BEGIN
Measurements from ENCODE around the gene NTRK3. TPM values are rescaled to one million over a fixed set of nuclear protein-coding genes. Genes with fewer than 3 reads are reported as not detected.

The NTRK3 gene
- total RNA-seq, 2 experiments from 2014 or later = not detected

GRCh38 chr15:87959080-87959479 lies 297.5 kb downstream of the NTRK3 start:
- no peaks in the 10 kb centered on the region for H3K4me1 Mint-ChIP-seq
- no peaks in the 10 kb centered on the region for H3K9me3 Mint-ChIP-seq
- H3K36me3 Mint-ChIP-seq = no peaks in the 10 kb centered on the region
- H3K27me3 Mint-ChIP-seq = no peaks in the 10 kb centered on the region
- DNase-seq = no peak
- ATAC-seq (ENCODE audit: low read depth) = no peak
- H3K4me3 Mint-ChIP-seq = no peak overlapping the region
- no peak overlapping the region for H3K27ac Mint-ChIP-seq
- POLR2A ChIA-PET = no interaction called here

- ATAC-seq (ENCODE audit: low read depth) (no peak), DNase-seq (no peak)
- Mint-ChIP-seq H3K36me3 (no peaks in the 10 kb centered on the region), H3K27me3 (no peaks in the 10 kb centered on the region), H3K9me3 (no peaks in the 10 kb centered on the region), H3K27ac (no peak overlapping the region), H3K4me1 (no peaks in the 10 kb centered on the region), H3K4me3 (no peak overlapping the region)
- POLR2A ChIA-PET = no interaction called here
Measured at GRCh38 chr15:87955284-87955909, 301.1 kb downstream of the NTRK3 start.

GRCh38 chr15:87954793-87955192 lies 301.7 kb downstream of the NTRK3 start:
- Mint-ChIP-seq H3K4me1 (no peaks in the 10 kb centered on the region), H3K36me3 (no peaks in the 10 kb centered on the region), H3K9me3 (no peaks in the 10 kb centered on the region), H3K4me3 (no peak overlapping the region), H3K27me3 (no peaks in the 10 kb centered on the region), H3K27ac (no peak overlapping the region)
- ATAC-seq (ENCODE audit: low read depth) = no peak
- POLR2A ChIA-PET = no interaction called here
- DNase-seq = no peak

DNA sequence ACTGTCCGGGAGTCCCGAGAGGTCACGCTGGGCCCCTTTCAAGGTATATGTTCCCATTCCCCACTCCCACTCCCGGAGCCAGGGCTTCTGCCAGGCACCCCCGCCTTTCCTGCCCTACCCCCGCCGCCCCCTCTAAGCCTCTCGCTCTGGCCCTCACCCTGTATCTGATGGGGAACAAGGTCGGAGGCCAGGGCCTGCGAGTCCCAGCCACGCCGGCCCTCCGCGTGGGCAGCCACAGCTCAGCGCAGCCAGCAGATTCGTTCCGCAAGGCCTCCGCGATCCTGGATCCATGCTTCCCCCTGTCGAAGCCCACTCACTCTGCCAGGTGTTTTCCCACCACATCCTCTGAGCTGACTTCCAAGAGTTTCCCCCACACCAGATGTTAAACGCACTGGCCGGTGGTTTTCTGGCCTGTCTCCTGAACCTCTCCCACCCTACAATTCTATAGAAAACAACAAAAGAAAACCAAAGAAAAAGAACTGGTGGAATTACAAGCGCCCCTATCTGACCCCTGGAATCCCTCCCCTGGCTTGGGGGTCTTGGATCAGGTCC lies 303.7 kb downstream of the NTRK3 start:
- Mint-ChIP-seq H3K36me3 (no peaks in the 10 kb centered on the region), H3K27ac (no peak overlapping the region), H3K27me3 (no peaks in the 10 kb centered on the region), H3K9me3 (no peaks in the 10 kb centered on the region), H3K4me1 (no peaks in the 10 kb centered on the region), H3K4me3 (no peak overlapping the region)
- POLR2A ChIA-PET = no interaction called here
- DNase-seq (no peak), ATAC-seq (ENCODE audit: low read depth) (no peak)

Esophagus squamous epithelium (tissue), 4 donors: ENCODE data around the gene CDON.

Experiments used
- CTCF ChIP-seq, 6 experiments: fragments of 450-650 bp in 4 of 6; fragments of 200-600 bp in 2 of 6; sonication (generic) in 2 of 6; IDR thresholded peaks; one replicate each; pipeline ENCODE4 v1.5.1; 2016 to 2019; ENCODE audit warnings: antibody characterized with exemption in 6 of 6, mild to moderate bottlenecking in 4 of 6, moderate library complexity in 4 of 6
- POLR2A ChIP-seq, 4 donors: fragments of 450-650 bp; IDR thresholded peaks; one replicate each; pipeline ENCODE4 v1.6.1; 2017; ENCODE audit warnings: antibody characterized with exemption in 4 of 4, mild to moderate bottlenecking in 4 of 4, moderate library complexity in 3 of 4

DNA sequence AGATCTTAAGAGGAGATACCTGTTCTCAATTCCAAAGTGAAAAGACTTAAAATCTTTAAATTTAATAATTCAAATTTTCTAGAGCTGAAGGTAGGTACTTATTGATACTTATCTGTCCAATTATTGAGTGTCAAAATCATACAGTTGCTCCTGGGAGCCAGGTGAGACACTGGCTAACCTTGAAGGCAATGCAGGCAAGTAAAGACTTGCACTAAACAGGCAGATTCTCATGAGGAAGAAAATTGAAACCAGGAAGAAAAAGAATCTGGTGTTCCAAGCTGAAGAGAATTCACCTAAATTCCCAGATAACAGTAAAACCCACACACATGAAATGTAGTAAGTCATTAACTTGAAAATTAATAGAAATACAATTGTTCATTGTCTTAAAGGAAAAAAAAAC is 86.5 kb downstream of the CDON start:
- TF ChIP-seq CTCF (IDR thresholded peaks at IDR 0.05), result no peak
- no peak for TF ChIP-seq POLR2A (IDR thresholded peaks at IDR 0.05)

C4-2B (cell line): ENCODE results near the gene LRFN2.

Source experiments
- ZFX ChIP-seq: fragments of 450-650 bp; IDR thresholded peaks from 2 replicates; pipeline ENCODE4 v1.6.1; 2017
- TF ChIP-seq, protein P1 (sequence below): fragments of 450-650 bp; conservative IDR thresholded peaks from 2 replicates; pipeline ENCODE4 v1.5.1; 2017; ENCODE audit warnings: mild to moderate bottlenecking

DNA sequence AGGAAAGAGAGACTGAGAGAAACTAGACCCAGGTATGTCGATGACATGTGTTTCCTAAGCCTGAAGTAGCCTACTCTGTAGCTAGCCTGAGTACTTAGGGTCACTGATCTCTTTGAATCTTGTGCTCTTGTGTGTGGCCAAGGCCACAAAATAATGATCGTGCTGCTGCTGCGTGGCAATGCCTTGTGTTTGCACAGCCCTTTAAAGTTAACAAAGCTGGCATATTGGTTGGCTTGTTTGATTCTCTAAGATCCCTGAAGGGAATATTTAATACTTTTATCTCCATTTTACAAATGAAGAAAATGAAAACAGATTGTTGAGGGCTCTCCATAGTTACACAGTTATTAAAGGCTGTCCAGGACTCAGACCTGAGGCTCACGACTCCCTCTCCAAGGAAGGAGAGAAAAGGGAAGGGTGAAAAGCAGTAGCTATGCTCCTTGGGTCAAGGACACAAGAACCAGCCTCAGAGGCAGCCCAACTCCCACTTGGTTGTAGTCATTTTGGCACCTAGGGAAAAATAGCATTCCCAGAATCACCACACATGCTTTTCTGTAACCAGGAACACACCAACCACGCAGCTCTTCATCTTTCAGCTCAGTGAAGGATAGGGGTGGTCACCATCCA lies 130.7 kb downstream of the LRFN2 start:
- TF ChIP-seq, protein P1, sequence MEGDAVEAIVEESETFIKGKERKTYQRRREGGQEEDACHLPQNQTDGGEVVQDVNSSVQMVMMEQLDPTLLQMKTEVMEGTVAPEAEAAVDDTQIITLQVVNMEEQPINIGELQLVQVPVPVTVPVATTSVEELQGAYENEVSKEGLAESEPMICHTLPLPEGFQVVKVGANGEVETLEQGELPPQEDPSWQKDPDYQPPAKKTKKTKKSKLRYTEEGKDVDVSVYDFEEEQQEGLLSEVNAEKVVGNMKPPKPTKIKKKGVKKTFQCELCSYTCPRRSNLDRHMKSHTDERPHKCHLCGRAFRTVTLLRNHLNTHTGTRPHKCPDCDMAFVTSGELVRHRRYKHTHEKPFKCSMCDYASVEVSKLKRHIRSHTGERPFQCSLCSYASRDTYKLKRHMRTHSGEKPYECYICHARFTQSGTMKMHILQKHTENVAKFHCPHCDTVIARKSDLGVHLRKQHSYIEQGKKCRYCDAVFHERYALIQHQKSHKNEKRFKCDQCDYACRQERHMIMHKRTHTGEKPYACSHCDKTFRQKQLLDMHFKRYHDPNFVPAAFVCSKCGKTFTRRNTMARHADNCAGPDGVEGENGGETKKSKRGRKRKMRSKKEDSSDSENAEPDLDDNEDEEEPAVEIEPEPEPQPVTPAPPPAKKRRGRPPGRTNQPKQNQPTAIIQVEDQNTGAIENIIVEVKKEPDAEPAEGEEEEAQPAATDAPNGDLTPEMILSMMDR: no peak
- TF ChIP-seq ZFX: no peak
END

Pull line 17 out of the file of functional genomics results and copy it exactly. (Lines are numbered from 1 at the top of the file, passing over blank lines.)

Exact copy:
Measured at GRCh38 chr15:87955284-87955909, 301.1 kb downstream of the NTRK3 start.